There will be some very disruptive and some transformational changes in the way health care is delivered, not as a result of reform, but as a result of the drivers of change described previously.
There will be some very disruptive and some transformational changes in the way health care is delivered, not as a result of reform, but as a result of the drivers of change described previously. They included an aging population, an obese society, shortages of doctors, and emerging consumerism, among others.
But building new hospitals or new wings or renovations costs a lot of money. So does technology such as the electronic medical record, new CT or MRI scanners, and the needed technology for the operating rooms or radiation therapy equipment. To garner the required money, hospitals will need to access the capital markets. What will smaller hospitals do that have less ability to enter the credit markets? Merge with larger systems to get access to capital. So there will be more and more smaller hospitals merging into larger systems. Indeed there will be few stand alone community hospitals in the coming years. This is quite a disruptive change.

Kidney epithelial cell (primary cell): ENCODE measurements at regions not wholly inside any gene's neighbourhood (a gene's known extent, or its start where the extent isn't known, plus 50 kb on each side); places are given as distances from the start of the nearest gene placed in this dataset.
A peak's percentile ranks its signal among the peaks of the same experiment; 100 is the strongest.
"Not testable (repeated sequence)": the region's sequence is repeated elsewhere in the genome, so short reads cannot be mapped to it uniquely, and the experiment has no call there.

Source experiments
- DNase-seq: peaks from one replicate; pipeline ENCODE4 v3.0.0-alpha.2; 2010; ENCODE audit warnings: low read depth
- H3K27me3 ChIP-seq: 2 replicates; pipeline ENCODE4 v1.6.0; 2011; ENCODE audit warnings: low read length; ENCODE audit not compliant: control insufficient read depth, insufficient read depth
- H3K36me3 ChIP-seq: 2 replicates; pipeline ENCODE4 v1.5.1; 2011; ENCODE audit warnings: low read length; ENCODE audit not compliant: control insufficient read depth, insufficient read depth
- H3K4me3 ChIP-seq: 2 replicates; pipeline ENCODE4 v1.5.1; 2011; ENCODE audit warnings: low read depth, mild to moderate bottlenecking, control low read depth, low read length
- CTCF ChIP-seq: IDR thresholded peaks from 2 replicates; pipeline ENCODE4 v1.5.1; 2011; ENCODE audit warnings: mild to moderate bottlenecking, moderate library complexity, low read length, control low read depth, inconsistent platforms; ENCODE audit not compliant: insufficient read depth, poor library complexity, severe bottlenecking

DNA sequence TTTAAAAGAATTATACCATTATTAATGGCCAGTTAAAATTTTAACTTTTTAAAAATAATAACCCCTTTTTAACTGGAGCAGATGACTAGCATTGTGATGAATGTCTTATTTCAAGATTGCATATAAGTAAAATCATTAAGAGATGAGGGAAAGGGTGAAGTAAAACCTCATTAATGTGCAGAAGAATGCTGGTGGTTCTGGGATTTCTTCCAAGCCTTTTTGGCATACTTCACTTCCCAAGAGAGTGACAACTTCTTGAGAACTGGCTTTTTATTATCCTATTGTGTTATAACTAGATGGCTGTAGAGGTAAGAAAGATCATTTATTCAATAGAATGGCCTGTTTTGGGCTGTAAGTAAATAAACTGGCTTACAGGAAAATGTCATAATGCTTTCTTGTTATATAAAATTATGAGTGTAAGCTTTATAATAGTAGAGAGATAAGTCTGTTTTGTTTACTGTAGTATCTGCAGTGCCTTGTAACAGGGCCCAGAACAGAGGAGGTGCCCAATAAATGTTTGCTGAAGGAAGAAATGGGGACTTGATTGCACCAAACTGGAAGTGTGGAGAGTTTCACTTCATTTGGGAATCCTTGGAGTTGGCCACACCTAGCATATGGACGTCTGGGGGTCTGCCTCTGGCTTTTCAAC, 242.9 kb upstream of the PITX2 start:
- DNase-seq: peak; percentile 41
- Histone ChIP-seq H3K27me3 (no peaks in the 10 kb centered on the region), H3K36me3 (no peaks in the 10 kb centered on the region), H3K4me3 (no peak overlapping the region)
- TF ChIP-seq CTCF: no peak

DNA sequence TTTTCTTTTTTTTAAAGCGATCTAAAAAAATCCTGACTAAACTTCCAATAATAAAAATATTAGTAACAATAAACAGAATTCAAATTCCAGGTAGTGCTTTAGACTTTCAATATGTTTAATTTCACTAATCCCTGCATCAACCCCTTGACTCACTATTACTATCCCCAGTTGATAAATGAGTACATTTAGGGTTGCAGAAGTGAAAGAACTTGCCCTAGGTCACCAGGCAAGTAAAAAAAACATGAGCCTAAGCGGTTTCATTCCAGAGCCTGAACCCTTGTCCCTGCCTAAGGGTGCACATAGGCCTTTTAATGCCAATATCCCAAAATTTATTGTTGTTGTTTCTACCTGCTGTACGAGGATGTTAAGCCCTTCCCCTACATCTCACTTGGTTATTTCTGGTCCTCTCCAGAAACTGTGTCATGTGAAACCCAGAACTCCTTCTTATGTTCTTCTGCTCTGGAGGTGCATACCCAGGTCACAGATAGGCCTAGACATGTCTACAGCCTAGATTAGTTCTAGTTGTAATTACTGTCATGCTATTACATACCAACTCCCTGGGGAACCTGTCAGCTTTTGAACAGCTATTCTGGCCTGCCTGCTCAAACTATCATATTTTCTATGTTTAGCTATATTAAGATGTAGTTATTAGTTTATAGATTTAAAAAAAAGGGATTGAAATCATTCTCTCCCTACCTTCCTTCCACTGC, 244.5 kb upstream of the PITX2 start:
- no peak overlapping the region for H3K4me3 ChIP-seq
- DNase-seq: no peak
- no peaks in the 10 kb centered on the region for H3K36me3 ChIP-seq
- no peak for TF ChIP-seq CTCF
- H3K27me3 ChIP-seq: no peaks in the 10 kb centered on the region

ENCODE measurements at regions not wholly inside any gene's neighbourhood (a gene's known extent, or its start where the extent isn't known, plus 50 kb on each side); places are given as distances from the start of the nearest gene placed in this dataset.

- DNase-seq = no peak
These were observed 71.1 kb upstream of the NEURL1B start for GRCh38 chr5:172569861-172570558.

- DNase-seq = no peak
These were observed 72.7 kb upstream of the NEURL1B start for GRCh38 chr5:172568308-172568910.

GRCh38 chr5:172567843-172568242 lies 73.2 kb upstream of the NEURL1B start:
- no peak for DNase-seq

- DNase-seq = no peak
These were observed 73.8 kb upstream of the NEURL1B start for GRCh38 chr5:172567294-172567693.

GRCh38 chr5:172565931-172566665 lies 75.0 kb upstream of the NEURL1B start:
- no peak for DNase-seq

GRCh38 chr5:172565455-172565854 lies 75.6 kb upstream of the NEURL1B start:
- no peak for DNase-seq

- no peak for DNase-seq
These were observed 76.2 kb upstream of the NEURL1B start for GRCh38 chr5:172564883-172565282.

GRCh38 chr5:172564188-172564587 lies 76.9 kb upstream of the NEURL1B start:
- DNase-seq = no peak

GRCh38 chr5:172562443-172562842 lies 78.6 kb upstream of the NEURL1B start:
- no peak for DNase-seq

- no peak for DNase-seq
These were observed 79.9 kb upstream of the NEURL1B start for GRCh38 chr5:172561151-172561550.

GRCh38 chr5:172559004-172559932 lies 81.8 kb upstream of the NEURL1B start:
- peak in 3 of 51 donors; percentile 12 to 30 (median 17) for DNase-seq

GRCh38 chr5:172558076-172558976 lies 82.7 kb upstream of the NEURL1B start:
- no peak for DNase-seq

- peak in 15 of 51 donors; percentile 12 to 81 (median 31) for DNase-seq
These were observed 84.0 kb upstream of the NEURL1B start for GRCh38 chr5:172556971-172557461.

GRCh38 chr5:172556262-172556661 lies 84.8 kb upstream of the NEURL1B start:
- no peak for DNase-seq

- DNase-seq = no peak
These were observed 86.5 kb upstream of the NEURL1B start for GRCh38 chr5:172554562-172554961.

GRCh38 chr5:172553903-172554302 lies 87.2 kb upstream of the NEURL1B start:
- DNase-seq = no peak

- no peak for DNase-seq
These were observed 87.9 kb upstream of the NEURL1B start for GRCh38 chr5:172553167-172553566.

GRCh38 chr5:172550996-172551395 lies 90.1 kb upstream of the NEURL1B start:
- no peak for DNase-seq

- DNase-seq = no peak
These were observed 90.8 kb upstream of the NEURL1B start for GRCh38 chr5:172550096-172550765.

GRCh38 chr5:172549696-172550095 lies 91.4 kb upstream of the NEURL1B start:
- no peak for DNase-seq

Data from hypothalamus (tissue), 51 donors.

Another approach gaining rapid popularity is to switch to retainer based practices, sometimes called concierge or boutique practices. The basic concept is to limit one’s practice to 500 patients rather than the typical 2000 or more. This means more time per patient. So in return for a fixed fee of about $1500-2000 per year the PCP agrees to be available by cell phone 24/7 and by email. He or she will see you in the office within 24 hours of a call. You get as much time as needed for the problem at hand. And the PCP will visit you in the hospital, the ER or the nursing home – maybe even do a house call.